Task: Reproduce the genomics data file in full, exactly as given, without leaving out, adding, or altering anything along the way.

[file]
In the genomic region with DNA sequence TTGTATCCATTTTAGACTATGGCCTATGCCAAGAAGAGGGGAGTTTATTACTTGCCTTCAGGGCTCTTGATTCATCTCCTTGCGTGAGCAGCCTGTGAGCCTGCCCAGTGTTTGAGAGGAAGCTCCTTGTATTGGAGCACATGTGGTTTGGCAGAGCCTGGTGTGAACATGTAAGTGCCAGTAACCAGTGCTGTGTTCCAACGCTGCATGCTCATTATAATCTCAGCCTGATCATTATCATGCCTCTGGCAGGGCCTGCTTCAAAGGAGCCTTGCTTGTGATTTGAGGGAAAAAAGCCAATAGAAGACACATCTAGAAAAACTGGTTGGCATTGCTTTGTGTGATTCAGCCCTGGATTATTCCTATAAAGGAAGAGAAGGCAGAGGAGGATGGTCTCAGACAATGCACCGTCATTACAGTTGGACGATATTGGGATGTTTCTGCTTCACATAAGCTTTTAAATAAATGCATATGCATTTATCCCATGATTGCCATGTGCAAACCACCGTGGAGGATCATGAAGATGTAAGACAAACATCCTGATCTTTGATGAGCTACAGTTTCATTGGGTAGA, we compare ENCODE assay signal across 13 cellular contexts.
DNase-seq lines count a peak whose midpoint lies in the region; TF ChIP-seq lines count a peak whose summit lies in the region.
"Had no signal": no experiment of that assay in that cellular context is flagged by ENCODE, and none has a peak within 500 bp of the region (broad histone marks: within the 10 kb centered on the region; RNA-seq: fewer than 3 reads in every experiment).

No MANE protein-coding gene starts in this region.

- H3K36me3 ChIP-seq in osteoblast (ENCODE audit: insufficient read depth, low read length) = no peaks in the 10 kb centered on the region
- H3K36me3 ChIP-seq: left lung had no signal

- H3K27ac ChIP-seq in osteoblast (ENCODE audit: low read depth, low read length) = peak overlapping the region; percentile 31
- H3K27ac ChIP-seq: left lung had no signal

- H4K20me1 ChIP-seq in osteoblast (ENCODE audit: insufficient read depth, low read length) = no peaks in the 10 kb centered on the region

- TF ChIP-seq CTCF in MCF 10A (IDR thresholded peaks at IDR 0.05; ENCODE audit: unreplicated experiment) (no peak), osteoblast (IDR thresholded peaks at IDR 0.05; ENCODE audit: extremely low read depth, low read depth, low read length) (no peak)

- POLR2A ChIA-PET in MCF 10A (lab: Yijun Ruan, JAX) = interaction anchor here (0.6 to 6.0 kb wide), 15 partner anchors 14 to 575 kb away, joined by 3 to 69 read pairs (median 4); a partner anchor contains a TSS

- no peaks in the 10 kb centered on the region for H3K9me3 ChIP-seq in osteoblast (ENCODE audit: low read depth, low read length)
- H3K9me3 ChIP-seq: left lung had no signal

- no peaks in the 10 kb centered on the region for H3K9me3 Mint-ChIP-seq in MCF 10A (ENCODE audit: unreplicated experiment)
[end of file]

In the genomic region with DNA sequence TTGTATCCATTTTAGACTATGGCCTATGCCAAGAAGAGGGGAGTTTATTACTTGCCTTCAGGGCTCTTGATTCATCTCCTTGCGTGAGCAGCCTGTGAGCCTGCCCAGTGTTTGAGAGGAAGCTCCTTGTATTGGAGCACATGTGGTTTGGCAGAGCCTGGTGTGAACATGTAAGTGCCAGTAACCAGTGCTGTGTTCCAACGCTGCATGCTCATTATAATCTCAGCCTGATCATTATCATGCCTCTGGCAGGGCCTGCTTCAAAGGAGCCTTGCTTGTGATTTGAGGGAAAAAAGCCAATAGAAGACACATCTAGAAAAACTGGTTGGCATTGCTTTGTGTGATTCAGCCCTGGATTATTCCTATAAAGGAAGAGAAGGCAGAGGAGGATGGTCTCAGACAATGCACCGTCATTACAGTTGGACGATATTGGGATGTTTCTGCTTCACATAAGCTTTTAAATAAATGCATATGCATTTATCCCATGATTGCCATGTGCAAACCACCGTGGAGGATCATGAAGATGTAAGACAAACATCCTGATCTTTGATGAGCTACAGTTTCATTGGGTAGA, we compare ENCODE assay signal across 13 cellular contexts.
DNase-seq lines count a peak whose midpoint lies in the region; TF ChIP-seq lines count a peak whose summit lies in the region.
"Had no signal": no experiment of that assay in that cellular context is flagged by ENCODE, and none has a peak within 500 bp of the region (broad histone marks: within the 10 kb centered on the region; RNA-seq: fewer than 3 reads in every experiment).

No MANE protein-coding gene starts in this region.

- H3K36me3 ChIP-seq in osteoblast (ENCODE audit: insufficient read depth, low read length) = no peaks in the 10 kb centered on the region
- H3K36me3 ChIP-seq: left lung had no signal

- H3K27ac ChIP-seq in osteoblast (ENCODE audit: low read depth, low read length) = peak overlapping the region; percentile 31
- H3K27ac ChIP-seq: left lung had no signal

- H4K20me1 ChIP-seq in osteoblast (ENCODE audit: insufficient read depth, low read length) = no peaks in the 10 kb centered on the region

- TF ChIP-seq CTCF in MCF 10A (IDR thresholded peaks at IDR 0.05; ENCODE audit: unreplicated experiment) (no peak), osteoblast (IDR thresholded peaks at IDR 0.05; ENCODE audit: extremely low read depth, low read depth, low read length) (no peak)

- POLR2A ChIA-PET in MCF 10A (lab: Yijun Ruan, JAX) = interaction anchor here (0.6 to 6.0 kb wide), 15 partner anchors 14 to 575 kb away, joined by 3 to 69 read pairs (median 4); a partner anchor contains a TSS

- no peaks in the 10 kb centered on the region for H3K9me3 ChIP-seq in osteoblast (ENCODE audit: low read depth, low read length)
- H3K9me3 ChIP-seq: left lung had no signal

- no peaks in the 10 kb centered on the region for H3K9me3 Mint-ChIP-seq in MCF 10A (ENCODE audit: unreplicated experiment)